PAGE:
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After Years Of Failure, Supporters Optimistic For Needle Exchange Pilot

Leon County Judge John Cooper on June 30, 2022, in a screen grab from The Florida Channel.
Todd Huffman via Flickr
The Florida Channel
Leon County Judge John Cooper on June 30, 2022, in a screen grab from The Florida Channel.
Leon County Judge John Cooper on June 30, 2022, in a screen grab from The Florida Channel.
Credit Todd Huffman via Flickr
The Florida Channel

After years of trying, lawmakers are finding success with a plan to create a needle exchange pilot program in Miami Dade County.

There’s still almost a month left of session but the dead bills are beginning to pile up.  This week saw the door close, yet again, on a nearly decade’s long effort forLGBTcivil rights. 

But another long-awaited undertaking has reason for hope.

For years, Miami Democratic Senator Oscar Braynon has been pushing a pilot needle exchange program in Miami Dade County. 

“What the program does is it allows someone to bring a used needle or syringe and in return they get a clean needle back,” Braynon says.

His partner in the House, Katie Edwards (D-Sunrise) says with intravenous drug use growing, lawmakers need to ensure it doesn’t compound into an even more dire public health crisis.

“In Miami Dade County alone, one of the top five counties in Florida having the highest number of reported new HIV cases,” Edwards says.  “For 2014 we had 1,411 new cases alone for Miami Dade County.  Broward—my home county—993.  Orange—503 cases.”

So far, Braynon has done pretty well moving the measure through the Senate.  Last year and the year before he’s been able to shepherd it through committees and onto the floor.  But the matter hasn’t budged in the House.  Part of the reason is that as long as needle exchange has been around as a policy solution, there have been opponents criticizing it as an at least tacit approval of drug use.  But two things are different this year.

“Members that I’ve spoken to had this sentiment that this is not my issue, not my area,” Edwards explains.  “What changes when I’m able to say it’s happening in Manatee, it’s happening in Hillsborough, it’s happening in northwest Florida—in the panhandle, in the most rural areas.  Because as we all know we’re seeing an increase in drug use even in rural areas.”

The other is a greater emphasis on connecting participants with drug counseling and addiction services.  Rep. Gayle Harrell (R-Stuart) says that’s what got her vote.

“One of the things that I want to point out to members who perhaps have some concern in that we are facilitating the use of heroin and drug addiction,” Harrell says, “there is a strong component in it that requires that drug abuse prevention and treatment counseling and referral services are part of this pilot project.”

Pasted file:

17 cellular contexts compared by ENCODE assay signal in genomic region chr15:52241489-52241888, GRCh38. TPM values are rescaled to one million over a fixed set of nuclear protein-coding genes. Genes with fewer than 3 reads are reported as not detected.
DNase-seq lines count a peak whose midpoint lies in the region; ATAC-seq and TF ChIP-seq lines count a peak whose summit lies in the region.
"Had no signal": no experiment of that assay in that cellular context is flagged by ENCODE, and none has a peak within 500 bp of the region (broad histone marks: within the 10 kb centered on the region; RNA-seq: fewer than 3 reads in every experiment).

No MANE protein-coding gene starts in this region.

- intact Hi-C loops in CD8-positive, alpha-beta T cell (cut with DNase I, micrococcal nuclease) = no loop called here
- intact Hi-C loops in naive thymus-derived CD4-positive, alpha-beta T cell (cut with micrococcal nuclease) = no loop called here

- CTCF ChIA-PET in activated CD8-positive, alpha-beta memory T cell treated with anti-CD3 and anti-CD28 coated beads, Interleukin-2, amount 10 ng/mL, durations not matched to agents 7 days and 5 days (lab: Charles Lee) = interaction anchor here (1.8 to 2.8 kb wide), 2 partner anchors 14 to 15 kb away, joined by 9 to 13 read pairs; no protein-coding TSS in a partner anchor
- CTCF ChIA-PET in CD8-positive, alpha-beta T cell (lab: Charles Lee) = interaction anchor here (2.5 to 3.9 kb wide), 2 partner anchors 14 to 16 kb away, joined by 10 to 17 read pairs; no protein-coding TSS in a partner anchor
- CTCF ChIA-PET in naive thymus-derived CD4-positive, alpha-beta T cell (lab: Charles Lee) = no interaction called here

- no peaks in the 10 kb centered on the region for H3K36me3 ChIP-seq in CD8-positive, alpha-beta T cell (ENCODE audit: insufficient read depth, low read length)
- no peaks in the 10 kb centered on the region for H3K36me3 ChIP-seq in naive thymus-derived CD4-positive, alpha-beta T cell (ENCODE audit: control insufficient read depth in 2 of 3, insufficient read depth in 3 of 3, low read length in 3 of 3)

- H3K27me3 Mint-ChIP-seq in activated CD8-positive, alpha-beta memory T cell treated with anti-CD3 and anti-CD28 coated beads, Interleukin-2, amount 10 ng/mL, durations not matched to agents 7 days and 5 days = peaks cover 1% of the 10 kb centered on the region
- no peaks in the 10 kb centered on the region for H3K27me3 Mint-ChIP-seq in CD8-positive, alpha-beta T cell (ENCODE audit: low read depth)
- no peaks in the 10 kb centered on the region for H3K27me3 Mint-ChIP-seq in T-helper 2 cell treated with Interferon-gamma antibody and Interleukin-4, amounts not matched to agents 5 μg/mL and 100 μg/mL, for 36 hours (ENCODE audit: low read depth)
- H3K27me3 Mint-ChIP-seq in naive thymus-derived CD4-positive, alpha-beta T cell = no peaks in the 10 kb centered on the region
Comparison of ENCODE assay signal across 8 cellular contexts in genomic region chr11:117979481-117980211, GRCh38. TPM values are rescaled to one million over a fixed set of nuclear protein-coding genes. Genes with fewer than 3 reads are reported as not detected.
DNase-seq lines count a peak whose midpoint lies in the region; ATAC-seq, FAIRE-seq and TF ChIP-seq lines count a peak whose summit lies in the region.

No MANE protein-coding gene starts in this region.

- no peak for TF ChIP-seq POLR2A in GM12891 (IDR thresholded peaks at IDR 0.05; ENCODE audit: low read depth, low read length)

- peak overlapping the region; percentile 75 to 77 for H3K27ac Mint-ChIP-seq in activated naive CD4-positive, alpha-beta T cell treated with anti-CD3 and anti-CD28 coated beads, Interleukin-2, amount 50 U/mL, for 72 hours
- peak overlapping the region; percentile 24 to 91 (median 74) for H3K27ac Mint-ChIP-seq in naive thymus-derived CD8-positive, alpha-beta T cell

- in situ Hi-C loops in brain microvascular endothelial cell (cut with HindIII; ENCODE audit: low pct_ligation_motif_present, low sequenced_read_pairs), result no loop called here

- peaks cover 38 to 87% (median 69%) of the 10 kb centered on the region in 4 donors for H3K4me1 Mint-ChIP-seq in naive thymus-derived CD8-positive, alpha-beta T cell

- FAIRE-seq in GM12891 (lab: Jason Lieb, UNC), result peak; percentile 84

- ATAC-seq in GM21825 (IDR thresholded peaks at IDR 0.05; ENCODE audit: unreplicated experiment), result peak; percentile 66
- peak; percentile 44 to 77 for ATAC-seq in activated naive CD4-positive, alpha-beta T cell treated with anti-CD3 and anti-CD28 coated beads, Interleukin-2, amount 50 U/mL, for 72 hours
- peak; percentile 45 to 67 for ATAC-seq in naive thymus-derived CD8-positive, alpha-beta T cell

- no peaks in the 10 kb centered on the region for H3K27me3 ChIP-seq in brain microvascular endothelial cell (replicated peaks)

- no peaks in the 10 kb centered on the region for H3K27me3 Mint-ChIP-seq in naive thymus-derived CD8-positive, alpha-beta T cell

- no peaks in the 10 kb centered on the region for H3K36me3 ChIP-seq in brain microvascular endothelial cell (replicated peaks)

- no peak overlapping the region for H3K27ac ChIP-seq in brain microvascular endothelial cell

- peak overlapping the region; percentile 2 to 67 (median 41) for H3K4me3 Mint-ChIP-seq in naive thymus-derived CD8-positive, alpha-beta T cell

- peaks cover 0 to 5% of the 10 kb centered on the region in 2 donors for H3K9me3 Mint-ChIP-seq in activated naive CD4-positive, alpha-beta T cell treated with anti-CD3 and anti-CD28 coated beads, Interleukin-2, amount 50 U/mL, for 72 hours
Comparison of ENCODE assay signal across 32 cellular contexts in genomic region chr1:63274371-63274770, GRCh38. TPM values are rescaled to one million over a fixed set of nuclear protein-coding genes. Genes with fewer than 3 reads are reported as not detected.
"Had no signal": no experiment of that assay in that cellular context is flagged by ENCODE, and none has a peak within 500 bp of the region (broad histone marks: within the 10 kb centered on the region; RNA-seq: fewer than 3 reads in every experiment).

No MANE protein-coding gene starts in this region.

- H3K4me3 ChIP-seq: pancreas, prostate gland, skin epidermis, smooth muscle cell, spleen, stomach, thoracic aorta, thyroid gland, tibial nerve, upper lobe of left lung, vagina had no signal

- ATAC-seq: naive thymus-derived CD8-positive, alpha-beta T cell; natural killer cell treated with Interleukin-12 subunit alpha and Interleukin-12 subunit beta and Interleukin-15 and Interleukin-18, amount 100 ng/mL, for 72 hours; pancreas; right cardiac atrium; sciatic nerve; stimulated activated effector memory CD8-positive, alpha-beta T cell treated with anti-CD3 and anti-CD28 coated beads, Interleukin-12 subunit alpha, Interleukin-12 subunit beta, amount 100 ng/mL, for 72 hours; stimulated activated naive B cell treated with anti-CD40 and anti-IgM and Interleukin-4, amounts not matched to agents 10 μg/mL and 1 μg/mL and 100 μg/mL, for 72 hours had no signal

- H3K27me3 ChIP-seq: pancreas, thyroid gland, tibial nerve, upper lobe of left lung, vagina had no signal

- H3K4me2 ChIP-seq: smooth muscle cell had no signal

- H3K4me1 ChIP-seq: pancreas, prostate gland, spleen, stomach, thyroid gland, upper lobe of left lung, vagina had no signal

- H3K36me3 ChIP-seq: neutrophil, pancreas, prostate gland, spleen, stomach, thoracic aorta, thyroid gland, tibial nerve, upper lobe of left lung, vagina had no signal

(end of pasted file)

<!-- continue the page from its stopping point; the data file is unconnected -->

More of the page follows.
She—and every other Republican save one—voted in favor of the measure at its second committee stop last Wednesday.  It’s got one last stop in the House and once again it’s waiting for a vote from the full Senate. 

The progress is almost too much Hansel Tookes.  He’s an internal medicine resident at Jackson Memorial Hospital in Miami.  But back in 2009 he was a public health student conducting surveys of used syringes on Miami streets.  Later, as a medical student, he studied what dirty needle were costing his hospital.

“So what we did was we did a study where we looked back through the records at Jackson over the past year to see how many patients were hospitalized with bacterial infections that came from drug use,” Tookes explains, “and what we wanted to know is how much those preventable infections—easily preventable infections with needle exchange—cost our public hospital system over a year.”

“That figure was $11.4 million.”

Tookes has been lobbying for the pilot program since that first syringe survey, and now after seven years of work he’s understandably excited at what it could mean for his community.

“It’s just a wonderful opportunity,” Tookes says, “to do what’s best for a very vulnerable population of people and let them know that somebody cares about their life.”

“Because in my experience when we show these people that somebody cares about their life,” he explains, “we’re more likely to be able to get them clean and hopefully disease free.”

Copyright 2020 WFSU. To see more, visit WFSU.

Nick Evans came to Tallahassee to pursue a masters in communications at Florida State University. He graduated in 2014, but not before picking up an internship at WFSU. While he worked on his degree Nick moved from intern, to part-timer, to full-time reporter. Before moving to Tallahassee, Nick lived in and around the San Francisco Bay Area for 15 years. He listens to far too many podcasts and is a die-hard 49ers football fan. When Nick’s not at work he likes to cook, play music and read.